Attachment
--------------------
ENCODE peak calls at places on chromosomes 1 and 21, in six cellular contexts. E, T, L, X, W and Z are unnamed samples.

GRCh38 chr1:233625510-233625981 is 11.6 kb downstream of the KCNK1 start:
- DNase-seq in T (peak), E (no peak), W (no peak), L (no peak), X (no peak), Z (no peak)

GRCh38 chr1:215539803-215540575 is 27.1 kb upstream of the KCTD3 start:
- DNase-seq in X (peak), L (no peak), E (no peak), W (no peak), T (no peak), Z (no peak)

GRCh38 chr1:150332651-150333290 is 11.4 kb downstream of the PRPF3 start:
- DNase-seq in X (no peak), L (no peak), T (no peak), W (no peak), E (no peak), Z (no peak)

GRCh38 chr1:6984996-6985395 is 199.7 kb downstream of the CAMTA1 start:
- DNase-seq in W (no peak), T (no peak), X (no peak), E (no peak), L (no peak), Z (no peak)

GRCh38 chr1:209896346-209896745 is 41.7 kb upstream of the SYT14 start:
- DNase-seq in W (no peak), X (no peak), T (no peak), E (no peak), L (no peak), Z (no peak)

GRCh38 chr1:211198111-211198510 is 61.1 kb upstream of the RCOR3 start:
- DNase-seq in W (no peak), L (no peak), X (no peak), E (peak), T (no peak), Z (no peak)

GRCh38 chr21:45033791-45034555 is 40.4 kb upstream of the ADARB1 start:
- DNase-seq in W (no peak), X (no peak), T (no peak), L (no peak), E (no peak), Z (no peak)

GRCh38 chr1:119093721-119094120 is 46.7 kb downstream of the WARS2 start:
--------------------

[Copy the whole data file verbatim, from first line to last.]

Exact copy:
ENCODE peak calls at places on chromosomes 1 and 21, in six cellular contexts. E, T, L, X, W and Z are unnamed samples.

GRCh38 chr1:233625510-233625981 is 11.6 kb downstream of the KCNK1 start:
- DNase-seq in T (peak), E (no peak), W (no peak), L (no peak), X (no peak), Z (no peak)

GRCh38 chr1:215539803-215540575 is 27.1 kb upstream of the KCTD3 start:
- DNase-seq in X (peak), L (no peak), E (no peak), W (no peak), T (no peak), Z (no peak)

GRCh38 chr1:150332651-150333290 is 11.4 kb downstream of the PRPF3 start:
- DNase-seq in X (no peak), L (no peak), T (no peak), W (no peak), E (no peak), Z (no peak)

GRCh38 chr1:6984996-6985395 is 199.7 kb downstream of the CAMTA1 start:
- DNase-seq in W (no peak), T (no peak), X (no peak), E (no peak), L (no peak), Z (no peak)

GRCh38 chr1:209896346-209896745 is 41.7 kb upstream of the SYT14 start:
- DNase-seq in W (no peak), X (no peak), T (no peak), E (no peak), L (no peak), Z (no peak)

GRCh38 chr1:211198111-211198510 is 61.1 kb upstream of the RCOR3 start:
- DNase-seq in W (no peak), L (no peak), X (no peak), E (peak), T (no peak), Z (no peak)

GRCh38 chr21:45033791-45034555 is 40.4 kb upstream of the ADARB1 start:
- DNase-seq in W (no peak), X (no peak), T (no peak), L (no peak), E (no peak), Z (no peak)

GRCh38 chr1:119093721-119094120 is 46.7 kb downstream of the WARS2 start: